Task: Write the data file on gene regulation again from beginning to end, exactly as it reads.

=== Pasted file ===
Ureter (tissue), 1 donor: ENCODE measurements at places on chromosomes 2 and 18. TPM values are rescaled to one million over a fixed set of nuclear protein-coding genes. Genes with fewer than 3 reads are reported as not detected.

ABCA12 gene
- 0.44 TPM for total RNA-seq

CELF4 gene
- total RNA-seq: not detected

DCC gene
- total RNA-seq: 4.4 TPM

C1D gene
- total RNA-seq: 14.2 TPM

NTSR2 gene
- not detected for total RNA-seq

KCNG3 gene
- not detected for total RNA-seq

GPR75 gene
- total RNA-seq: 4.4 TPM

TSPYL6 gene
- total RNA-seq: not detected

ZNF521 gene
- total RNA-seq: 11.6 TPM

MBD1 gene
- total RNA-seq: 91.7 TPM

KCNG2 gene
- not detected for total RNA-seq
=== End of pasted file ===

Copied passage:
Ureter (tissue), 1 donor: ENCODE measurements at places on chromosomes 2 and 18. TPM values are rescaled to one million over a fixed set of nuclear protein-coding genes. Genes with fewer than 3 reads are reported as not detected.

ABCA12 gene
- 0.44 TPM for total RNA-seq

CELF4 gene
- total RNA-seq: not detected

DCC gene
- total RNA-seq: 4.4 TPM

C1D gene
- total RNA-seq: 14.2 TPM

NTSR2 gene
- not detected for total RNA-seq

KCNG3 gene
- not detected for total RNA-seq

GPR75 gene
- total RNA-seq: 4.4 TPM

TSPYL6 gene
- total RNA-seq: not detected

ZNF521 gene
- total RNA-seq: 11.6 TPM

MBD1 gene
- total RNA-seq: 91.7 TPM

KCNG2 gene
- not detected for total RNA-seq